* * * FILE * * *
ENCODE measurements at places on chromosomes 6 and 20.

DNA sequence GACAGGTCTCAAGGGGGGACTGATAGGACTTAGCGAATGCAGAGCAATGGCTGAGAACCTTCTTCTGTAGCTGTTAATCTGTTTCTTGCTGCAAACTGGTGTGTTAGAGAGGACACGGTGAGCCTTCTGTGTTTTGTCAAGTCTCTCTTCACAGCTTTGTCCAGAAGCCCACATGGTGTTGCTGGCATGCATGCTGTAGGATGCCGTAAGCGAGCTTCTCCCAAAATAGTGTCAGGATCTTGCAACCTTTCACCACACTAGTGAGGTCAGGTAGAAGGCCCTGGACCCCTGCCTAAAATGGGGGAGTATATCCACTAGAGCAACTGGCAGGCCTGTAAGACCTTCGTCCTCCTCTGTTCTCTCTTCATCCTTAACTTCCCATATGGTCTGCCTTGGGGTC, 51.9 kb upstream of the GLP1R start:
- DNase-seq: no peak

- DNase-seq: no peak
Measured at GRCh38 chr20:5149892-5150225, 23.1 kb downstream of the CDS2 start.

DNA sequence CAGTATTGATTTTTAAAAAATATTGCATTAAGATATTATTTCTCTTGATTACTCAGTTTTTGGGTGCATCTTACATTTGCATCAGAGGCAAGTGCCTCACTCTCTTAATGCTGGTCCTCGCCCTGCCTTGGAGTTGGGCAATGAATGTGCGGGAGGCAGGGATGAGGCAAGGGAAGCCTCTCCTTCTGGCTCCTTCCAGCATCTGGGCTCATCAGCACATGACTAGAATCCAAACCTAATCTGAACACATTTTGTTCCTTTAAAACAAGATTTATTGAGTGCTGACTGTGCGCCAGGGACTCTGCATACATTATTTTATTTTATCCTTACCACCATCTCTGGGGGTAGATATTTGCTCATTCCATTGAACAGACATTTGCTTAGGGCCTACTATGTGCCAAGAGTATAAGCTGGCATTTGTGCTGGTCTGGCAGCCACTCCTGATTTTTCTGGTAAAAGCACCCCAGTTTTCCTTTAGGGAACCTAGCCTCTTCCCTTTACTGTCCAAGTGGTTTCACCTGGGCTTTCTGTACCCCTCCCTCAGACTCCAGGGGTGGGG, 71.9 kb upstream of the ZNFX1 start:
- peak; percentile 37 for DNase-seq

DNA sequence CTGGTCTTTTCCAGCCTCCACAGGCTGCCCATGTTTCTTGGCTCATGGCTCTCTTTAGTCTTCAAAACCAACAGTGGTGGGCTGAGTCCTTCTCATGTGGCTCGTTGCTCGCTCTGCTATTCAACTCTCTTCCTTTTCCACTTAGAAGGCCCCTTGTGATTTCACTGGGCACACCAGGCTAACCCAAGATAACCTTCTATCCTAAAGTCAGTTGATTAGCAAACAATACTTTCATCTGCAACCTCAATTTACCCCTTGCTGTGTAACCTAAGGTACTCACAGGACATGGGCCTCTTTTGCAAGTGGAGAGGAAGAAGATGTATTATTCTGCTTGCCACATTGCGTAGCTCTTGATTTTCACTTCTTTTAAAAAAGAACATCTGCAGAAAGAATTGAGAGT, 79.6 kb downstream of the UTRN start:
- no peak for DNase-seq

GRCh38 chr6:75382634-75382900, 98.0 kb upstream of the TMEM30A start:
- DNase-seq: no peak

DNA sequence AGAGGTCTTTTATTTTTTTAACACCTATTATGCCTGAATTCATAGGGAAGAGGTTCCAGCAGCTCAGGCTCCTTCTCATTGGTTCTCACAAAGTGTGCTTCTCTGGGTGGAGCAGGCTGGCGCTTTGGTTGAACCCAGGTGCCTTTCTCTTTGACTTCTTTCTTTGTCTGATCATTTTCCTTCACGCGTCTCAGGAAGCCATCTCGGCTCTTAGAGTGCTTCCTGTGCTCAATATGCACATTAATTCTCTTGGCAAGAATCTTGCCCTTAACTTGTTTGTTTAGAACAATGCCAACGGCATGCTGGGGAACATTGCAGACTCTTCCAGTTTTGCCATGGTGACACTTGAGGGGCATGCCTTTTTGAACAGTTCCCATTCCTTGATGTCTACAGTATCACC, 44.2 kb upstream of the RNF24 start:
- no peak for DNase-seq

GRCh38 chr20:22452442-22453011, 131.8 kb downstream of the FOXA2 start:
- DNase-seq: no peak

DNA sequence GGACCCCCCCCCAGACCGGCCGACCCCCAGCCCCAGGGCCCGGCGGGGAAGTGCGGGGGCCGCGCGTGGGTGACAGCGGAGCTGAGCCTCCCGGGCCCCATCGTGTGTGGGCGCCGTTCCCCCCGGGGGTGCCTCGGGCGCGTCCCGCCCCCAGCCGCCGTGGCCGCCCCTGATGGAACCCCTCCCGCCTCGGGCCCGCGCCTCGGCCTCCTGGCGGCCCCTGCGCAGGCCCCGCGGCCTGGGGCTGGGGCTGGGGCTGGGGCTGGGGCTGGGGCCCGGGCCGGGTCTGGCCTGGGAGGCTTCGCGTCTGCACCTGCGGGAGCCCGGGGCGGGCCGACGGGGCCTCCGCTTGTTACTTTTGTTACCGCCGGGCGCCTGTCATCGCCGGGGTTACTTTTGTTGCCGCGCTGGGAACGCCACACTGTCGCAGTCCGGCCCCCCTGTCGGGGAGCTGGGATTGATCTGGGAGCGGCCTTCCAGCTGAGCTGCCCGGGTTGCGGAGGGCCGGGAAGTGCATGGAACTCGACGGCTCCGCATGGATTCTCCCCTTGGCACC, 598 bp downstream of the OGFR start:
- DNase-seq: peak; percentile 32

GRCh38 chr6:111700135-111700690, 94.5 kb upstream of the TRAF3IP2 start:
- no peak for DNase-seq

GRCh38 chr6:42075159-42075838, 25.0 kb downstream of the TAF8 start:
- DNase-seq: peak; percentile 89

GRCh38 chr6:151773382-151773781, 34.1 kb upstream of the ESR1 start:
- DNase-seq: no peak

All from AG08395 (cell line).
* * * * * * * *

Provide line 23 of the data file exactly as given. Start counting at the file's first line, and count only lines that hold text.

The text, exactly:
- DNase-seq: no peak